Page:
He's like a webmaster. Yeah. So he was in it. He was, he does these webmaster office hours and people ask questions. He responds to them. And one of the questions was. About AI generated content or auto-generated content as Google calls it. Um, is this, how, how is Google treating this? And he said, Mueller said this is against our webmaster guidelines, which I think is a good position.
Uh, I think if you read the guidelines, it's not as clear. And of course Google is using auto-generated content itself in places like Gmail. And now in Google docs to create summaries of doctors. Um,
David: and it Google business profiles, as we talked about last week, which I send from the marketing o'clock team, highlighted the inherent contradiction there of Google violating its own guidelines and Google business profiles.
Greg: exactly. So, so I mean, I think there'll be sort of creep that, that, you know, Google is concerned about quality more than the source of the content and they say in their webmaster guidelines, so simply posted it. Auto-generated content without human editorial oversight is a violation, but what it implies is if a human touches it in some way or reviews it in some way, it might be fine.
There was an an article in the New York times magazine. I saw it online, but I assumed that it showed up in the magazine by Steven Johnson, who is an author and was involved in a local startup years and years ago, which whose name? I can't. But anyway, so he wrote this lengthy article about open AI and the increasing sophistication of AI content, language, understanding, and its ability to generate content.
And so now you can get paragraphs paragraph upon paragraph jet generated with simple prompts that apparently operate at the level of high school writing proficiency, which is pretty impressive and that'll get better and stronger. And. It's semi instantaneous and it's cheap at least sort of at scale.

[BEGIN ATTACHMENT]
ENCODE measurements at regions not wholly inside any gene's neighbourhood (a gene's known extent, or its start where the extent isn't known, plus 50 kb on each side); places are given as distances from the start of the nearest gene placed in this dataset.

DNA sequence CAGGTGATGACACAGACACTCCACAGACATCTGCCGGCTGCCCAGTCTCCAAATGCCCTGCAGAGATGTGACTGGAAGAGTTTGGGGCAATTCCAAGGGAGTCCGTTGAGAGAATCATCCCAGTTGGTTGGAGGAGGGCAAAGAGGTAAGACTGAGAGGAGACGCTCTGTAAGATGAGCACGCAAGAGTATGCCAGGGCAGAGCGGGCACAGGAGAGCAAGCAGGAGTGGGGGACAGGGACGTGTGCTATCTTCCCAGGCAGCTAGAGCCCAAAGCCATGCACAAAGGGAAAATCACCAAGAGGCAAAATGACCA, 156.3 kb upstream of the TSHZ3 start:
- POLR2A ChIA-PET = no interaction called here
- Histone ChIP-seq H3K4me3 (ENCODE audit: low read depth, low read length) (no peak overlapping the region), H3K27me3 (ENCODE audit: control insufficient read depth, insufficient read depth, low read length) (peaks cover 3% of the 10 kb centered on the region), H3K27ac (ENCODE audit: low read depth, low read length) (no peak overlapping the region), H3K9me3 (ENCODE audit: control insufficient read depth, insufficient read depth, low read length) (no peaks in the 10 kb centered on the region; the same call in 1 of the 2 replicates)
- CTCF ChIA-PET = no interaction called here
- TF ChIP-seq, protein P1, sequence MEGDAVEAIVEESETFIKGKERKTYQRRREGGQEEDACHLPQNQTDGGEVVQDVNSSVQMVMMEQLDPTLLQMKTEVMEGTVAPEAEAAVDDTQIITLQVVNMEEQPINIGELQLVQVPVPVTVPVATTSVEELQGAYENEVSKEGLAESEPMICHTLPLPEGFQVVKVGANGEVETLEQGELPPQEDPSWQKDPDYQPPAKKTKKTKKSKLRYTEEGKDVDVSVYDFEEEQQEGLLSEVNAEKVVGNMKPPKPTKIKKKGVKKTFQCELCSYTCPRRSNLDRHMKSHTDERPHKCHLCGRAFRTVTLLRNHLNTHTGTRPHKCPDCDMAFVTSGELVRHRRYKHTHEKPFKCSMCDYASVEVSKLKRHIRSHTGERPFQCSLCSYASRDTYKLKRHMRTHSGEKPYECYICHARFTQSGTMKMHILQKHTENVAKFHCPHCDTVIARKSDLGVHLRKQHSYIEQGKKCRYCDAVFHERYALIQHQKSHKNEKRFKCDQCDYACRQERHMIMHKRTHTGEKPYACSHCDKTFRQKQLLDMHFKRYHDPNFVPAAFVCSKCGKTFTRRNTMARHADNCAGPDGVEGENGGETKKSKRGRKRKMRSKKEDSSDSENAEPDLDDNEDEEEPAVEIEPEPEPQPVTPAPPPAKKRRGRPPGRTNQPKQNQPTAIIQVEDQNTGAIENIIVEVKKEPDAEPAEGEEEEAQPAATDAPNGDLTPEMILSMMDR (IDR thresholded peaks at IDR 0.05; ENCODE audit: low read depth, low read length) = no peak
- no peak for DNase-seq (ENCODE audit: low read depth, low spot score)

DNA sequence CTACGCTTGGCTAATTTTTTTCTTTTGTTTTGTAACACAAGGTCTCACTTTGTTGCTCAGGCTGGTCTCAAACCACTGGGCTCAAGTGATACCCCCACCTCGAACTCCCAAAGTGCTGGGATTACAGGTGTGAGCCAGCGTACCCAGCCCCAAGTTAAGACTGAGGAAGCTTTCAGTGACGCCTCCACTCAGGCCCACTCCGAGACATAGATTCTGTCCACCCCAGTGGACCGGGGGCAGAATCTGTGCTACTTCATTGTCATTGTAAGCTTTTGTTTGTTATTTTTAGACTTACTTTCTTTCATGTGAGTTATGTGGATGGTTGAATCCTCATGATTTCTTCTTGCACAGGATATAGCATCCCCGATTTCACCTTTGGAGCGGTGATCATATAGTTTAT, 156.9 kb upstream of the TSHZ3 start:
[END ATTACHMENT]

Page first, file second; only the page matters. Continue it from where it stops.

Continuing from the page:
So it makes me wonder about what the future of search results will be the future of content on the web, the future of news. You know, there's already new sites that are using AI to generate sort of simple stories like weather reports and things like that. So are we facing some tsunami of machine generated content and as Google sort of the last line of defense?
Against a future where machines are, you know, kind of responsible for much of the content that shows up online. That's, that's kind of the question in my mind.
Mike: Some content lends itself better to this than others. For example, a summary of a ball game. Yes. There's a certain format to it with strict parameters and numbers involved than others.
But I would assume that that low-hanging fruit maybe has already been being driven by.
David: Yeah, I certainly in the fantasy sports world, we've had these automated write ups that have been getting better and better and better over the last decade of, of my participation. Anyway. So.
Greg: I was going to say to
David: Mike, I think the ball game is kind of a perfect a perfect example here. I could actually see a the combination of you know, of artificially curated, 30 to 62nd video summarizing the game with clips with an automatic text summary being actually much more valuable than most of the summaries that you get on a.
Typical ESPN, you know, $10 an hour beat writer I'm actually putting out. So I think that that's a, it's a reasonable use case. I think when it get, when you get into more. Y
Mike: you should get plastics.
David: Yeah, exactly. Hairy areas that are a little bit more in the your money or your life situation. I think that those are just going to be harder to fake generally, and that lower quality content is, is going to have a whole bunch of bad user signals that Google's not going to like.
Greg: Well, I'll raise two points. Um, one is the point that you sort of implied a second ago, which is, does it really matter? I mean, this sort of is speaking out of the other side of my mouth. Does it really matter if the content is good? If it does what it's supposed to do? Does it matter if a human generates it or somebody in a developing country that's, you know, paid very little or or.
That's I think that's, I think that's an interesting philosophical question, but I I'm reminded, I was immediately reminded of the whole era of content farms in the sort of mid to late two thousands. I don't know what to call the decade. The arts, right? Yeah. When, when, when you know, there were a lot of companies, demand media and others that were paying these.